At first glance, apocalyptic mosquitoes might seem tragic, but aside from photobombing the rainbow pictures, and falling into our dinner by the dozen, and of course sucking our blood, the mosquitoes motivated us to hike up the Pipestone River to Pipestone Pass and beyond. No one complained about the distance of our day hike when the destination was windy enough to be mosquito-free. And mind-blowingly beautiful.

Things May Not Have Been Perfect

There were creeks and marshes to cross.

A Prickly Situation.

Our last night out, we awoke near midnight to some very peculiar sounds. Sounding somewhat like a small whining dog, somewhat like a cat wanting to be fed, and a lot like an out of tune violin, the sound had me up almost right away. I didn’t want to wake anyone else up, so I kept my light off until our friend asked if I knew what the mysterious sounds were.

Porcupines Sure are Cute for Animals that Keep me Awake!

By then, I had seen that they were porcupines, fighting, mating, fighting over mating, whatever they were doing was not conducive to our sleep. It ended up that all of us were awake.  Porcupines are indeed cute, and I got a couple of mediocre pictures before going back to bed. Pretty soon, the porcupines were back at it, at one point one was chewing my pack (right beside Fiona) while another was harassing it (“hey prickly girl, can I buy you a drink?”)

Conveniently, it started raining around 2:30 AM, and apparently porcupines don’t date in the rain.

Rain, Snow, Hail in the Pass

North Molar Pass is not particularly difficult to cross, especially considering how spectacular the views are from the top.

This time round, nature was throwing us a challenge. On the climb to the pass summit, the wind had picked up, and clouds were moving in. As we reached the windiest part, the hail began. The wind-driven hail was not comfortable, but with little choice, we continued. A little past the summit, the hail turned to snow. To the untried, snow doesn’t sound that great, but it is much more comfortable than hail. Slush accumulated on our rain gear.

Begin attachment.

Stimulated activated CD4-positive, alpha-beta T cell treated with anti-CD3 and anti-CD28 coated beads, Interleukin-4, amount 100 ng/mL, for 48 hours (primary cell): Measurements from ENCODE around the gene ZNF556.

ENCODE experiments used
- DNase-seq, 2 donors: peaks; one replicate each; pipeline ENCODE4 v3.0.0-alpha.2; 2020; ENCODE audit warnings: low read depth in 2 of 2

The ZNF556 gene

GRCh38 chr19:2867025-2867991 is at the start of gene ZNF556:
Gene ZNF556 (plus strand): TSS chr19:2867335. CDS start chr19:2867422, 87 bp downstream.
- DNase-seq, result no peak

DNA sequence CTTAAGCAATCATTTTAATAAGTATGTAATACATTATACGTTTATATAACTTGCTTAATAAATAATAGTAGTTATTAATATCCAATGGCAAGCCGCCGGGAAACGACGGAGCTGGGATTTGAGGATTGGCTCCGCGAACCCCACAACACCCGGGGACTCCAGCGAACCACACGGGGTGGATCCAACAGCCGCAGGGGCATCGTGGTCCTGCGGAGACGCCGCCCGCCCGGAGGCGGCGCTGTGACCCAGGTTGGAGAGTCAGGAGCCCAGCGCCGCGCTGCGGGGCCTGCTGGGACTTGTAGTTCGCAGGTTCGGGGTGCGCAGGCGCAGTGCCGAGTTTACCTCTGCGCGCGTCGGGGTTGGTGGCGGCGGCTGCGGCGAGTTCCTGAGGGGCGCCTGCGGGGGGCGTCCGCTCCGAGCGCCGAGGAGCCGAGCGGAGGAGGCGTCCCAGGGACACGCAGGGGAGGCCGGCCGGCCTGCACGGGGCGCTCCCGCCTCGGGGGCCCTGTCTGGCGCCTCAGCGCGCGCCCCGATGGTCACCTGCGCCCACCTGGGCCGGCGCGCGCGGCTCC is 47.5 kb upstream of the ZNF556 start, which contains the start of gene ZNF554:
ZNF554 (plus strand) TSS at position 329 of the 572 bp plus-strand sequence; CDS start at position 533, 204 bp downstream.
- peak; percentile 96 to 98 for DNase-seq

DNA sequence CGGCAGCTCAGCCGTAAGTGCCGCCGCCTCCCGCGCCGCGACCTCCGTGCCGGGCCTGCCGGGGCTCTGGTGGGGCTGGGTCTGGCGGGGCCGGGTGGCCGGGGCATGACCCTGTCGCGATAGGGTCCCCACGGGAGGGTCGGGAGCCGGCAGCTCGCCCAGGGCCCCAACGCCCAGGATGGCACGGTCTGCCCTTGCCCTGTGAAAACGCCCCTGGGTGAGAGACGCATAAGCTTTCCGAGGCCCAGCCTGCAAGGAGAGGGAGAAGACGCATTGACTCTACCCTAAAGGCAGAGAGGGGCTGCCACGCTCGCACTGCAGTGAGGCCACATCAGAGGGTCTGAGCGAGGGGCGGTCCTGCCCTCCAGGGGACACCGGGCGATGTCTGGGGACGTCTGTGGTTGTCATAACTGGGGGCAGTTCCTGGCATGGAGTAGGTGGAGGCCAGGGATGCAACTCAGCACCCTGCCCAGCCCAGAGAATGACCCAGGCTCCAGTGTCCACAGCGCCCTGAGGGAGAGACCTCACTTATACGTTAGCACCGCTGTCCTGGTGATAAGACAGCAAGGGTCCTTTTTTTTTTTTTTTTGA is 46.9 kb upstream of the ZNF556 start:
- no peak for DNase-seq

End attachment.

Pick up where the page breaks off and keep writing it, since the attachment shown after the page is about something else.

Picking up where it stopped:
After the hail and snow, we were well prepared for the rain pouring from the sky and running in creeks down the indented trail. The slippery mud was treacherous, but we continued on.

Chicken Fight!

We were hiking down the trail, at the tail end of the storm when Fiona spotted a “chicken”. Male spruce grouse are attractive birds, with bright red plumage on their brow. We were impressed with the fearlessness of the bird until it attacked our 8-year-old friend’s legs.

The chicken held on while the youngster kicked and ran. Eventually, I kicked it away. The bird tumbled a couple of metres, and I got between it and the rest of our crew. The bird came at me again and again, with me trying my hardest to keep it back without seriously wounding it. After a few dozen metres of kickboxing with the bird on the slippery clay of the trail, I reached the limit of its territory and it stood glaring at me to be sure I wasn’t returning.

We’ll be Back!

In spite of all this, this is still one of our favourite places and this was one of our favourite trips. Having an adventurous weekend is not the kind of thing that turns us off a trail. This mere four-day-trip brought memories and experiences to us that may have challenged us at the time, but at the same time have enriched our lives.

Epilogue

Back when I had the punctured bear spray can empty in my face, my friend Vik suggested that he would not take pictures of my crying on the side of the trail. I told him that no, he should take pictures, because one day it would be funny. I retold that story to the kid who was ravaged by the bird, and in fact, it is a funny story. The kid was able to see the humour in his bird attack as well. None of the other kids in grade 4 are going to have bird attacks on their “How I Spent my Summer” essay.

Note: many of these photos (the good ones) are from Tania, be sure to follow @taniachimo on Instagram.